Mornings. In the ideal world, we all carve out time to sit down with our cup of tea or coffee, make a nice balanced breakfast, and relax to eat with our loved ones over casual conversation before taking on the day. Since that isn’t always the case (‘haha’, I hear some of you exclaim), it’s important to me to have something healthy that we can grab in a rush for those busy mornings.
Regardless of how much of a rush I’m in, I ALWAYS eat breakfast. Beyond the obvious fact that I’m hungry (they don’t call it break-fast for nothing, I haven’t eaten in about 10 hours!), it is the best way to kick start your metabolism for the day and fuel your body, especially your brain. Some people skip breakfast in hopes that it will help them lose weight. Bad idea.
Muffins are a perfect solution; however, they typically don’t have much protein in them. Protein is important to help keep us feeling full, but we also need it for pretty much every bodily function including building muscle, maintaining a healthy immune system, making hormones and providing the building blocks for our hair and nails (to name a few). I figured it was time that I create a muffin that was also high in protein to solve my morning dilemma.
To get enough protein in the muffins to accomplish my mission I used Greek yogurt, eggs, nuts and protein powder. Now, let’s be honest here. Protein powders, can be terribly confusing. Vegetable or dairy? Casein, whey, soy or vegan? Flavoured or unflavoured? The answer is that it really depends on what you are trying to achieve along with your personal taste and lifestyle. The reality is that, from a protein quality perspective, dairy protein is still superior. To get technical for a moment, protein quality refers to how well the essential amino acid profile (the building blocks) of a protein matches the requirements of the body along with the digestibility of the protein and bioavailability of the amino acids. Dairy has received a lot of negative publicity, but in the science-based nutrition world, it is still considered a high quality protein. That being said, there are other reasons why people choose alternate protein sources, including ethical or environmental reasons, which I absolutely respect and appreciate.
I personally use a few different protein powders for a couple of reasons. First of all, they each taste different, and I love having the variety from both a taste and nutrition perspective. I used the Genuine Health Fermented Greek Yogurt Proteins+ in this recipe as I wanted to compliment the Greek yogurt that I put in the recipe, it’s a high quality protein without unwanted fillers and additives (like all Genuine Health Products) and I love the flavour. Milk protein (and inherently the protein in this product) is predominantly casein, which is a longer-acting protein while whey is the other type of protein found in dairy (milk is naturally 80% casein, 20% whey), which is a faster acting protein (referring to the speed of absorption). Interestingly the protein present in yogurt tends to be more readily digested than the proteins present in milk. This is due to the pre-digestion of milk proteins that occurs through the action of the bacteria present in yogurt. The fermentation also breaks down a lot of the lactose in the dairy, which makes it easier for a lot of people with lactose sensitivity to digest.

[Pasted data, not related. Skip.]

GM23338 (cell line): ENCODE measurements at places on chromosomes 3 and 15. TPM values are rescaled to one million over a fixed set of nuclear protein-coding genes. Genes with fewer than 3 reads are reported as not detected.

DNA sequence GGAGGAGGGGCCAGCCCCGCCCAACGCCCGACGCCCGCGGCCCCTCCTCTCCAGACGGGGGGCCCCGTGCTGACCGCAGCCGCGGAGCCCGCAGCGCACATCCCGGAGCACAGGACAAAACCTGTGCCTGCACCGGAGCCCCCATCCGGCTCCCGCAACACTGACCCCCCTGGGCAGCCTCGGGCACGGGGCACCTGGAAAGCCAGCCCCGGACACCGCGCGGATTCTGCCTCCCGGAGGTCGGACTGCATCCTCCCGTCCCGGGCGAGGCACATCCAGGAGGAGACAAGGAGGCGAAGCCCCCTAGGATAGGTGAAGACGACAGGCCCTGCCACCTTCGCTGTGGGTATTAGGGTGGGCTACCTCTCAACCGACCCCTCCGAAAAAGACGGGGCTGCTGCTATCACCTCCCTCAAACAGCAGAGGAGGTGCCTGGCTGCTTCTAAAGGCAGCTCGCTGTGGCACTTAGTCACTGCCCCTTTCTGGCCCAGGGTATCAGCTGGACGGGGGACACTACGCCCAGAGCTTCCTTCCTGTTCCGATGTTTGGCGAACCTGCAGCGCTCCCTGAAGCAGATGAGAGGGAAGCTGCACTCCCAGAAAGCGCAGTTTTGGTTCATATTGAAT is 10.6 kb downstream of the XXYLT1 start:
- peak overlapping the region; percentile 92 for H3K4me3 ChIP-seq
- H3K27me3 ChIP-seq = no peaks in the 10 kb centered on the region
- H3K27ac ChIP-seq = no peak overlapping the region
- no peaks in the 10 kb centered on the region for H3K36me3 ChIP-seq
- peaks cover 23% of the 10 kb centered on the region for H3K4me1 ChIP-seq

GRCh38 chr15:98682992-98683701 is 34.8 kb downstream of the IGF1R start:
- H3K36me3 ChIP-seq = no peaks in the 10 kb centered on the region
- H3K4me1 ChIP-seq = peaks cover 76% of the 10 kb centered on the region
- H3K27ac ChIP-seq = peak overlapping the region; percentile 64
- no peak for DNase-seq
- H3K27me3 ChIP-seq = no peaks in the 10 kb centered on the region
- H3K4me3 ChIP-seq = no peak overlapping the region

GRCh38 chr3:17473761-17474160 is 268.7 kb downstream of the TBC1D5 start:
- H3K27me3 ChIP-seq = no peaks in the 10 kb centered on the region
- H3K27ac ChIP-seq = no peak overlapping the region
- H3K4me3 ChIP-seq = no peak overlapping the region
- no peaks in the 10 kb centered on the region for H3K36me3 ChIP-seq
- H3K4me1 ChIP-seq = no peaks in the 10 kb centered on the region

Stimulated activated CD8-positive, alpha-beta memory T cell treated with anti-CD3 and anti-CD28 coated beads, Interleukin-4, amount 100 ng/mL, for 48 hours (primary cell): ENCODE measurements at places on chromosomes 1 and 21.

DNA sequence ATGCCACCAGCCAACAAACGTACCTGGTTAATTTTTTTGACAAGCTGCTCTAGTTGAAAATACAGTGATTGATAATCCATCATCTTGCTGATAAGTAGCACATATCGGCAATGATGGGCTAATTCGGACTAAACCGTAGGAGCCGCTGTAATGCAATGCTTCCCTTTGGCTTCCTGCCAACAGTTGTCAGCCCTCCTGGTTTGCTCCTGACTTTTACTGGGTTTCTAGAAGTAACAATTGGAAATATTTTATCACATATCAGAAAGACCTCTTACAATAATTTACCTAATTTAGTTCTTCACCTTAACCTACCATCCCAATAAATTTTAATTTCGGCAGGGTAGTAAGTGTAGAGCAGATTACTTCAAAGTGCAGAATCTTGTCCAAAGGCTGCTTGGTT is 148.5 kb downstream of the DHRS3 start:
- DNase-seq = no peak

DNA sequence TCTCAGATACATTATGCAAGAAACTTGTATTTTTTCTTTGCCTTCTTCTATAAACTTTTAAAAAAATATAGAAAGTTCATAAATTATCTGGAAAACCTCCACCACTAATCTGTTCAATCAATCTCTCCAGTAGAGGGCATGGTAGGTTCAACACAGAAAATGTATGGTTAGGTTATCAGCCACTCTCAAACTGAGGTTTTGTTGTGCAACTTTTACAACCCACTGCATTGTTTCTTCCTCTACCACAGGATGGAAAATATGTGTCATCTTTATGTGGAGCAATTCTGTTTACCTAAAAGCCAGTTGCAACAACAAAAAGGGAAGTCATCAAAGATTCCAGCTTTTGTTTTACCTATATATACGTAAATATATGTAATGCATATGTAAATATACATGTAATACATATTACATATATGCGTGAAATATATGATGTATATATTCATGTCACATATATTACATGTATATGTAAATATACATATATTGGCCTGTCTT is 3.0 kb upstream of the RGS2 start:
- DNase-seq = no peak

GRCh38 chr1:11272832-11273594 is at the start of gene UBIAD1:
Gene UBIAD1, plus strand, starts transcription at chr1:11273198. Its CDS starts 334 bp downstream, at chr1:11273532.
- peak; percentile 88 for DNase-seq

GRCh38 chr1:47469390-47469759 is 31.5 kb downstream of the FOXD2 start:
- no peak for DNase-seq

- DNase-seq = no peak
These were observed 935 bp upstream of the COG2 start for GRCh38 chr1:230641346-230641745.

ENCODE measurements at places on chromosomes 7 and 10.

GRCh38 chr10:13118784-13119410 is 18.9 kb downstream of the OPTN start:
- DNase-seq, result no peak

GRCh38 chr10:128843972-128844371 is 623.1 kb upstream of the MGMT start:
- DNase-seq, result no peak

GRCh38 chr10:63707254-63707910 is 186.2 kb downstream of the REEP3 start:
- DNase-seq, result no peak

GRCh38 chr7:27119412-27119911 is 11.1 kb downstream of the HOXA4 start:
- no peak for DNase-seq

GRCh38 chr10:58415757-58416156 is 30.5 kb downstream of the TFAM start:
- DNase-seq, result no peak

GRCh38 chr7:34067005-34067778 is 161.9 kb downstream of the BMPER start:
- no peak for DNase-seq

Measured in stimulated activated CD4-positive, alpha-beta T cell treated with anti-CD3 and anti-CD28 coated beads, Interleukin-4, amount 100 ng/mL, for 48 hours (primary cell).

Science aside, these muffins taste delicious!
Makes 18 muffins
- 2 c. grated ripe Bartlett pear (skin on)
- 2 eggs, whisked
- 2 tsp. vanilla
- 1/3 c. vegetable oil
- ½ c. vanilla Greek yogurt
- 1/3 c. brown sugar
- ¼ c. honey
- 2 tsp. cinnamon
- ¼ tsp. nutmeg
- ¼ tsp. salt
- 1 c. whole wheat flour
- ¾ c. all-purpose flour
- ¾ c. Genuine Health Fermented Greek Yogurt Proteins+ (Natural Vanilla)
- ¾ c. chopped toasted pecans
- 1 tsp. baking powder
- 1 tsp. baking soda
- Preheat your oven to 350F and line a large muffin tin with paper liners.
- In a medium mixing bowl, combine the grated pear, eggs, vanilla, vegetable oil, yogurt, brown sugar and honey.
- In a large bowl, combine the remaining ingredients and whisk together. Add the wet ingredients into the dry ingredients and stir together with a rubber spatula until well combined.
- Using a large ice cream scoop, portion out the muffin mix into the prepared liners.
- Bake for approximately 25 minutes or until just golden brown and a toothpick inserted in the centre comes out clean. Remove from the oven to cool on a baking rack and serve (these freeze well).
This is a Genuine Health sponsored post. I love their products and feel very fortunate to have them as a partner. All views expressed are my own.